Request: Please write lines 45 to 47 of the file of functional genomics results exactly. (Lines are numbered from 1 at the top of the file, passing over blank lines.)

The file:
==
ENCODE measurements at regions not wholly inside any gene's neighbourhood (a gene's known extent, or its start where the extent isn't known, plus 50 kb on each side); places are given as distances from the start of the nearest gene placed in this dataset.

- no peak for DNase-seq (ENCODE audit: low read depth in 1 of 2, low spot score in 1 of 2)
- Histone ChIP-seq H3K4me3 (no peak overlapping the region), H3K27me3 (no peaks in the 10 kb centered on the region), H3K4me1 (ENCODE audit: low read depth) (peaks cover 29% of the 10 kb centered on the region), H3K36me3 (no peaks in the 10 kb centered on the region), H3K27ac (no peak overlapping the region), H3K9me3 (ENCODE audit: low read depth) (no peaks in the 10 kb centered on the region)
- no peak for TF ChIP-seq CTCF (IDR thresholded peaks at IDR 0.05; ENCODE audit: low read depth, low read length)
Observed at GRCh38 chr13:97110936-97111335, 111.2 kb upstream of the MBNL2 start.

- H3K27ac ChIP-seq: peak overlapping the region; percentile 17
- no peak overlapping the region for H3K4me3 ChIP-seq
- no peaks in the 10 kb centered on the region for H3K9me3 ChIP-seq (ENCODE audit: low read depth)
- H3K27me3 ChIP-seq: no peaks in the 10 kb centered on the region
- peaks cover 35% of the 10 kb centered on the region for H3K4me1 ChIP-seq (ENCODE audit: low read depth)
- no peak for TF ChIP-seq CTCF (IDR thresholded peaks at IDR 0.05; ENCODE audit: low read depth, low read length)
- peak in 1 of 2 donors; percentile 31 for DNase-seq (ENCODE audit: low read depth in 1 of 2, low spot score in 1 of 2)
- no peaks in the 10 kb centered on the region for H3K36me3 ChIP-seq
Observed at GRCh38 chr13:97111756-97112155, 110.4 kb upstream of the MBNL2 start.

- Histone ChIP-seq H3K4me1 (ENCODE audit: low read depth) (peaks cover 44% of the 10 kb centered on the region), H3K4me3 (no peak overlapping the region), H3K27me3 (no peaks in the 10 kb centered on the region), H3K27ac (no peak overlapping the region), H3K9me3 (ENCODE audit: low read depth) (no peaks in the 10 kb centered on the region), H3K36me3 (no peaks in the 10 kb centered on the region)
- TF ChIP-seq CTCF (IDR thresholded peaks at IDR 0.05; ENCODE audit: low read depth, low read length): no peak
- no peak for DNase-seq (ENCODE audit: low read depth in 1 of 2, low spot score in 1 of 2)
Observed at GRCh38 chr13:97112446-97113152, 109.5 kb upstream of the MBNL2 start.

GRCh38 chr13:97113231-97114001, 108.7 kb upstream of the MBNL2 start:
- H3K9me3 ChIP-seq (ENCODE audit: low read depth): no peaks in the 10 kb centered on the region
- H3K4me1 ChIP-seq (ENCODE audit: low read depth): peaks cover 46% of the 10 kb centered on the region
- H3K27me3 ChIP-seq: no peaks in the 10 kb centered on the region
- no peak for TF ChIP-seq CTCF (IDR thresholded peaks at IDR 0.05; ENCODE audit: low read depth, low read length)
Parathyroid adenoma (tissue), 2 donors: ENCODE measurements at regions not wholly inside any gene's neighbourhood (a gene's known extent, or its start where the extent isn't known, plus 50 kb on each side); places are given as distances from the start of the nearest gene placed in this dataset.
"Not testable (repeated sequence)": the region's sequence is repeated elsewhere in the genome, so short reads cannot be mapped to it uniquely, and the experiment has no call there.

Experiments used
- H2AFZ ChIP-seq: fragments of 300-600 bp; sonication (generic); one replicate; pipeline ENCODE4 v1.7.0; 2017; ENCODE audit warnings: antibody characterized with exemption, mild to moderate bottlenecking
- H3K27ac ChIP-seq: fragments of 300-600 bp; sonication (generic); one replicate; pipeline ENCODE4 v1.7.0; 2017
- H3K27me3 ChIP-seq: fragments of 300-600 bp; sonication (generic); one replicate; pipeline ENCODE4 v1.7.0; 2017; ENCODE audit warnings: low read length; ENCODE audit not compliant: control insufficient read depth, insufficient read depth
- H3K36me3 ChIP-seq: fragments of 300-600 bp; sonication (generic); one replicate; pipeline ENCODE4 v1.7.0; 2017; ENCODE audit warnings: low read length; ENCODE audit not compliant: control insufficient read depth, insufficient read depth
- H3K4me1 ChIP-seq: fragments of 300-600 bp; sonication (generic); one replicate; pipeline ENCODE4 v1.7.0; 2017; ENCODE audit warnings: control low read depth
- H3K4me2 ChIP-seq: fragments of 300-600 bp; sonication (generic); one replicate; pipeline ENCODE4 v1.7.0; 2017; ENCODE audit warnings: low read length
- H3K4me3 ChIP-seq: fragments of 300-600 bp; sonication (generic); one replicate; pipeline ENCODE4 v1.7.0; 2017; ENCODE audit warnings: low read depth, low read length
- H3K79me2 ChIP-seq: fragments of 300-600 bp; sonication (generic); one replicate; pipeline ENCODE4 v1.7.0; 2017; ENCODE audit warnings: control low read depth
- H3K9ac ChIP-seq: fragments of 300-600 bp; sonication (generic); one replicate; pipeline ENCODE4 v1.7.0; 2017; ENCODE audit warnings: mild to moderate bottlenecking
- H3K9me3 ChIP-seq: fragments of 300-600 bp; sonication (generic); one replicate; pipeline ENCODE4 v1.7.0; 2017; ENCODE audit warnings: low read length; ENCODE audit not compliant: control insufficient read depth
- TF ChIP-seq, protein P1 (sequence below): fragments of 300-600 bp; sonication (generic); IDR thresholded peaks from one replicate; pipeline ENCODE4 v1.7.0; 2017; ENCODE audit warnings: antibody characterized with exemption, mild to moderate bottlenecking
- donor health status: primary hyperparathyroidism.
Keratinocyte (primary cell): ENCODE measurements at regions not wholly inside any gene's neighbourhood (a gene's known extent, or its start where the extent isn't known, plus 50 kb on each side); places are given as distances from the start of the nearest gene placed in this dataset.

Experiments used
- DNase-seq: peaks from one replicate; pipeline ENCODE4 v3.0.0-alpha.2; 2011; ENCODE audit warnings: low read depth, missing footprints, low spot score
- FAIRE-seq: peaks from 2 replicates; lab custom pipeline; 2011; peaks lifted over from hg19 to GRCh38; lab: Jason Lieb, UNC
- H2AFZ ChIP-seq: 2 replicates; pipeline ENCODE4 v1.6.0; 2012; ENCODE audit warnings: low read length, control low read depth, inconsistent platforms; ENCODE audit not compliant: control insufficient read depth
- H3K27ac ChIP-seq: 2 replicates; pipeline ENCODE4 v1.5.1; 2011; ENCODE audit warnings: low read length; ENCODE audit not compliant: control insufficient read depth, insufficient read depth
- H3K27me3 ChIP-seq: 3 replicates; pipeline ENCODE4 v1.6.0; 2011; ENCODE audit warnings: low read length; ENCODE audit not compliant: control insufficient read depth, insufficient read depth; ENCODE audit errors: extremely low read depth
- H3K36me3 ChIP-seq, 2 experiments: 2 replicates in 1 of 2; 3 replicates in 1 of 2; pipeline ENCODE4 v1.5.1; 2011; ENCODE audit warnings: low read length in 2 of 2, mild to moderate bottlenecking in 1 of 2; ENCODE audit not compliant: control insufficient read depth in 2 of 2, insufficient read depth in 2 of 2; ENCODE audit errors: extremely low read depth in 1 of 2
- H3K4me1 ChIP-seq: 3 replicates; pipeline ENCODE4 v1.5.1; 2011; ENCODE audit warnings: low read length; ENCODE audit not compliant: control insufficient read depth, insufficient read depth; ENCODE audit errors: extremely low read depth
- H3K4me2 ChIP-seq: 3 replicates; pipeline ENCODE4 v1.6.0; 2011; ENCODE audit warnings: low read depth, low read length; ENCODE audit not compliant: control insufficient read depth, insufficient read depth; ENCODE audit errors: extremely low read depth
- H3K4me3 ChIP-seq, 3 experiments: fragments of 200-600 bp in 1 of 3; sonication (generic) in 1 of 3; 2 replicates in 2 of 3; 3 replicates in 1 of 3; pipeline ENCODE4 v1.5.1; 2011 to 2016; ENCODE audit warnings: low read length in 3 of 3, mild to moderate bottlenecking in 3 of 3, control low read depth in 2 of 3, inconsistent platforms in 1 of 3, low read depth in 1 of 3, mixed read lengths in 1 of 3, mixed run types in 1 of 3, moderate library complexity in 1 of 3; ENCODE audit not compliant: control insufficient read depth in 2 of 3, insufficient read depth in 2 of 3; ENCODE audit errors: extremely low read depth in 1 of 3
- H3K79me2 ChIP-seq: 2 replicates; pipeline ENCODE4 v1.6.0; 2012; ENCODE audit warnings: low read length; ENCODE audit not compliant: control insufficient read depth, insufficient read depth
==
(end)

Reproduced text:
- H3K27me3 ChIP-seq: 3 replicates; pipeline ENCODE4 v1.6.0; 2011; ENCODE audit warnings: low read length; ENCODE audit not compliant: control insufficient read depth, insufficient read depth; ENCODE audit errors: extremely low read depth
- H3K36me3 ChIP-seq, 2 experiments: 2 replicates in 1 of 2; 3 replicates in 1 of 2; pipeline ENCODE4 v1.5.1; 2011; ENCODE audit warnings: low read length in 2 of 2, mild to moderate bottlenecking in 1 of 2; ENCODE audit not compliant: control insufficient read depth in 2 of 2, insufficient read depth in 2 of 2; ENCODE audit errors: extremely low read depth in 1 of 2
- H3K4me1 ChIP-seq: 3 replicates; pipeline ENCODE4 v1.5.1; 2011; ENCODE audit warnings: low read length; ENCODE audit not compliant: control insufficient read depth, insufficient read depth; ENCODE audit errors: extremely low read depth